The CIA's obsession with LSD in the water supply

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It's a classic urban legend of drug culture: A terrorist group/the CIA/the Yippies/the mob is planning to spike a city's water supply with LSD to cause mass hysteria. In two recent articles, Fortean Times traced the rumors back to the 1950s when the CIA first became interested in the potential of LSD as a mind-control drug. From FT:
The psychedelic water saga arose at the height of the Cold War in 1953, when the intelligence agency approached Dr Nick Bercel, a Los Angeles psychiatrist working with LSD in a psychothera­peutic context. After querying him on the possible consequences if the Russians were to put LSD in the water supply of a large American city, the spooks demanded Bercel calculate how much LSD would be needed to dose Los Angeles’s water supply with acid.

Bercel dissolved some LSD in a glass of chlorinated water, which promptly neutralised the psychedelic, leading him to tell the CIA the idea was not worth pursuing. The spooks were unconvinced, allegedly designing another vers­ion of LSD that was not neutralised by chlor­ine. Yet although the experiment had failed, the idea that LSD could be used to mass-dose the population had been created – and even though scientific opinion was against it, the notion was just too powerful to give up and started to take on a life of its own.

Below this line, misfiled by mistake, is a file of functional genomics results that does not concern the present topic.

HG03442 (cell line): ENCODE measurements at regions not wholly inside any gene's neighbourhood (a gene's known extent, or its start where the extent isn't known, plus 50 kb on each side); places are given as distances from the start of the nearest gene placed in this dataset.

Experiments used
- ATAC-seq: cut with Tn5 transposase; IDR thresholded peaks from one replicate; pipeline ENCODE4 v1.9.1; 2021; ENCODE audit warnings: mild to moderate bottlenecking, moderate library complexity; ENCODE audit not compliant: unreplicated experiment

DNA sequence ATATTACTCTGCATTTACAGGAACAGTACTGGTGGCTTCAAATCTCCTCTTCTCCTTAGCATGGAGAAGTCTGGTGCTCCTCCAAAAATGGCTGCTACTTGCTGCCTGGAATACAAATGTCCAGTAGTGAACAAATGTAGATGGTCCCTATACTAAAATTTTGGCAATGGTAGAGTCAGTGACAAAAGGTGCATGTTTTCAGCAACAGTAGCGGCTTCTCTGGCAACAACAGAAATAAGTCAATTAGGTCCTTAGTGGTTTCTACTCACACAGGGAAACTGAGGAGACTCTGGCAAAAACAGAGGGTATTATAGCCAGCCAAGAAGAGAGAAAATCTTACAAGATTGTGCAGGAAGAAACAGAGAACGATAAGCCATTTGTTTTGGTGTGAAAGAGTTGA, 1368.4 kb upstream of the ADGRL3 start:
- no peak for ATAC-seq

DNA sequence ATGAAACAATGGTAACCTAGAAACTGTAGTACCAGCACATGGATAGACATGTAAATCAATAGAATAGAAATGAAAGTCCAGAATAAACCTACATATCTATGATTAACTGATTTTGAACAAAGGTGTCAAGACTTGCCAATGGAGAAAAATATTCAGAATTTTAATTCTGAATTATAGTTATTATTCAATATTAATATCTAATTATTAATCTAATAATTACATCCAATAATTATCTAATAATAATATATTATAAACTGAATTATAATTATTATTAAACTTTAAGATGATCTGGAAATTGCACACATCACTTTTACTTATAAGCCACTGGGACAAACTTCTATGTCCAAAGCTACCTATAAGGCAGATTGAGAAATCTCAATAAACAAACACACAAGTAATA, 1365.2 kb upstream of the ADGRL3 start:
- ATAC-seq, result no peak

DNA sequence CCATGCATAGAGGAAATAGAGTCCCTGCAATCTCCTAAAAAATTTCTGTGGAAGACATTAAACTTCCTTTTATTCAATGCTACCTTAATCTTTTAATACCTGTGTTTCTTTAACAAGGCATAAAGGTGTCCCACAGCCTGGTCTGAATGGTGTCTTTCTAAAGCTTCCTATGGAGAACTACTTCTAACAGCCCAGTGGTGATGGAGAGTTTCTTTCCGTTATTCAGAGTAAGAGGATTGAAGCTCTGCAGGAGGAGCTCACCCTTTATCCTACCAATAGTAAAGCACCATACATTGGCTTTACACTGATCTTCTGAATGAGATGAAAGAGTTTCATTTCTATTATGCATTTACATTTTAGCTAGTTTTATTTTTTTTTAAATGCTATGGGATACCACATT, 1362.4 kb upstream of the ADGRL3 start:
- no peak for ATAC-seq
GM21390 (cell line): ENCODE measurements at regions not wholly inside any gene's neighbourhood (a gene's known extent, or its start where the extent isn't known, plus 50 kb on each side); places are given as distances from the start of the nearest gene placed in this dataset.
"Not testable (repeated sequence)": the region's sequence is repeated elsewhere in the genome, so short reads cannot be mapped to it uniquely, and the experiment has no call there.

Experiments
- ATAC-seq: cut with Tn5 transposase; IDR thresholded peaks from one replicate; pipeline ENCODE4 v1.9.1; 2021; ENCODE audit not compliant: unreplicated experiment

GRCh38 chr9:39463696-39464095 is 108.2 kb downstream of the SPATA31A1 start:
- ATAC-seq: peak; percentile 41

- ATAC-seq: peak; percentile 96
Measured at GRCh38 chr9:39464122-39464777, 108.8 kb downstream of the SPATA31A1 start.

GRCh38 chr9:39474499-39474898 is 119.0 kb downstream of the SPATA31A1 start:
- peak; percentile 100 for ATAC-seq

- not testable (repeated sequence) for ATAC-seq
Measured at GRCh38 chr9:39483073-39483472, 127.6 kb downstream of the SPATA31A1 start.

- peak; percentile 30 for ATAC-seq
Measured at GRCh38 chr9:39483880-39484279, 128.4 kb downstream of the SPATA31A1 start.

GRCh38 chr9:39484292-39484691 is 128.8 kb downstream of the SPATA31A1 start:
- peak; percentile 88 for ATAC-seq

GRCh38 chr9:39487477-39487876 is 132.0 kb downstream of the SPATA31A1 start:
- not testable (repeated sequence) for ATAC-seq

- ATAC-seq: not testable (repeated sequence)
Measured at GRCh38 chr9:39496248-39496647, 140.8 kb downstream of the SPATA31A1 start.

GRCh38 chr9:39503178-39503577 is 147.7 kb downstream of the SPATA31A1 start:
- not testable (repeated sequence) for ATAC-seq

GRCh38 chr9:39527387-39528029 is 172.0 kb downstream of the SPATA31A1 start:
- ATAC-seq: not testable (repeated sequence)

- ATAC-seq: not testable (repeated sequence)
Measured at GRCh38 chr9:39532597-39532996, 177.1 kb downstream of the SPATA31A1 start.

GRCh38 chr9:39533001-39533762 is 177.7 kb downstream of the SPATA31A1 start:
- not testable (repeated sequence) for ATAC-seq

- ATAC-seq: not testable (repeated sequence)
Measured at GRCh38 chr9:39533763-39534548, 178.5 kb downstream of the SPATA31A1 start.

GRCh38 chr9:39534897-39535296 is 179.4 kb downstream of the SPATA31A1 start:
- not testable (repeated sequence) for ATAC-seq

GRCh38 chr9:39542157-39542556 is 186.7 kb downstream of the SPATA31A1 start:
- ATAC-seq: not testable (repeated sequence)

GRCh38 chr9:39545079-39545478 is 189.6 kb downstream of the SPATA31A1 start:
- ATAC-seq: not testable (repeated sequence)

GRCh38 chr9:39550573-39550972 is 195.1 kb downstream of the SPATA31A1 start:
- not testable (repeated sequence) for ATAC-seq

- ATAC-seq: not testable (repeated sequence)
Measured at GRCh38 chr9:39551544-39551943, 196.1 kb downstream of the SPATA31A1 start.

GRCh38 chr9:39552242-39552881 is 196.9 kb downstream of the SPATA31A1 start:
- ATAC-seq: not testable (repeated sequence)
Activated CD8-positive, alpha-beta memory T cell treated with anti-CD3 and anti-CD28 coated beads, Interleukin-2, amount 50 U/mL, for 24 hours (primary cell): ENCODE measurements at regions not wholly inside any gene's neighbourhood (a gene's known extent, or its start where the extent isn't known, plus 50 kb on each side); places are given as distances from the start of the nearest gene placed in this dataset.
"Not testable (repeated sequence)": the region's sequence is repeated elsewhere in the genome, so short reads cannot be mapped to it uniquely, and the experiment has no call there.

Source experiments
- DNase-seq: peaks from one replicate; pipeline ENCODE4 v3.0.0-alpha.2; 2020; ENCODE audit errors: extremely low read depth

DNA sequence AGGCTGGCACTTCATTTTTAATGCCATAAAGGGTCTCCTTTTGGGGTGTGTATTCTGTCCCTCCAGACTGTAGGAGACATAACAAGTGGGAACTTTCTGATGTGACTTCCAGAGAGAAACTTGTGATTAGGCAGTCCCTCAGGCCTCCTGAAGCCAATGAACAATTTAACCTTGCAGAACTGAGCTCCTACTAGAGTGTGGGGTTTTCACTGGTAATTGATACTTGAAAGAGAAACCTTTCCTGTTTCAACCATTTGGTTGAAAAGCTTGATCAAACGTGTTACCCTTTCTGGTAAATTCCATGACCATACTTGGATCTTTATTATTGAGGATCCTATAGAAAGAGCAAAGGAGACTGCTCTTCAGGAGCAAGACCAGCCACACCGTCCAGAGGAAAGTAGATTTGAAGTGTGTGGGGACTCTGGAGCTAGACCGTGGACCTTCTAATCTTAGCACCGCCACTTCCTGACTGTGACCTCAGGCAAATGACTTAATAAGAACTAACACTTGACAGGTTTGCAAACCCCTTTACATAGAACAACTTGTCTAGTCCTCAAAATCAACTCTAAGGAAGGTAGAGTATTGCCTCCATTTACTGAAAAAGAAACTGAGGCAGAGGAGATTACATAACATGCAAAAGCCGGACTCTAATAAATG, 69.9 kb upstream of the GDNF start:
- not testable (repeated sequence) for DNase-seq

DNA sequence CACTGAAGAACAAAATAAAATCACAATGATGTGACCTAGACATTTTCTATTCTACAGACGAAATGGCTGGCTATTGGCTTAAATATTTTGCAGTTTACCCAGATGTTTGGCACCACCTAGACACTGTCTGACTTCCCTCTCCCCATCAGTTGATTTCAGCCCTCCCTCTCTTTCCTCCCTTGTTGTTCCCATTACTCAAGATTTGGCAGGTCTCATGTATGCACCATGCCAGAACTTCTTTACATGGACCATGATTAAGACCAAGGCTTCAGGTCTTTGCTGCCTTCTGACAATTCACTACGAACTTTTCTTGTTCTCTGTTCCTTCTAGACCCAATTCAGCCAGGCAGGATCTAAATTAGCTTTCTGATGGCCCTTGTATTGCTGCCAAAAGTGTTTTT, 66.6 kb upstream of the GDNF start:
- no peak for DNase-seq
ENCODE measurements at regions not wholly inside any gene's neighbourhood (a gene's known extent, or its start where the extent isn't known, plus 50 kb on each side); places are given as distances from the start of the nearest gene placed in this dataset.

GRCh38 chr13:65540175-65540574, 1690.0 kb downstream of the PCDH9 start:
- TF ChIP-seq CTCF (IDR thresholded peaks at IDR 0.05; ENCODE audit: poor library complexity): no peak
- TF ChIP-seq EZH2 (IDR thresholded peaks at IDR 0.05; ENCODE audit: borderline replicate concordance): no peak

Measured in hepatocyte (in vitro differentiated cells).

Following up on that article about the urban legend, Fortean Times has posted a new feature taking a much deeper dip into the CIA's obsession with mass dosing. Basically, they didn't take the first no as an answer. From Fortean Times:
Dr Jim Ketchum was involved in the US Army’s programme for testing the military effectiveness of a whole range of psychedelic chemicals. He entered his office as Department Chief one Monday morning in 1969 and found a black steel barrel, a bit like an oil drum, in the corner. [1] The military does not always explain everything, and Dr Ketchum assumed there was a good reason for this unusual addition to the furniture. However, after a couple of days he became curious. He waited until everyone else in the building had gone home one evening and opened the lid. 

The barrel was filled with sealed glass canisters “like cookie jars”. He took one out to inspect it; the label indicated that the jar contained three pounds of pure EA 1729. This wouldn’t mean much to most people, but to anyone working in this field the code was instantly familiar. Substances were given EA designations from the Army’s Edgewood Arsenal; EA 1729 is the military designation for LSD. The other glass canisters were the same, perhaps 14 of them in all. This was enough acid for several hundred million doses with, Ketchum estimated, a street value of over a billion dollars.  Some wild ideas about what to do next flitted through his mind, but in the event he simply sealed the barrel up again. By the Friday morning it had vanished as mysteriously as it arrived. 

"Reservoir Drugs: Are the CIA spiking your water supply?"

"Don't Drink the Water" (Thanks, Chris Arkenberg!)


    1. Do you have a better source for this supposed “FACT” than the “Worst Science Article of the Week”?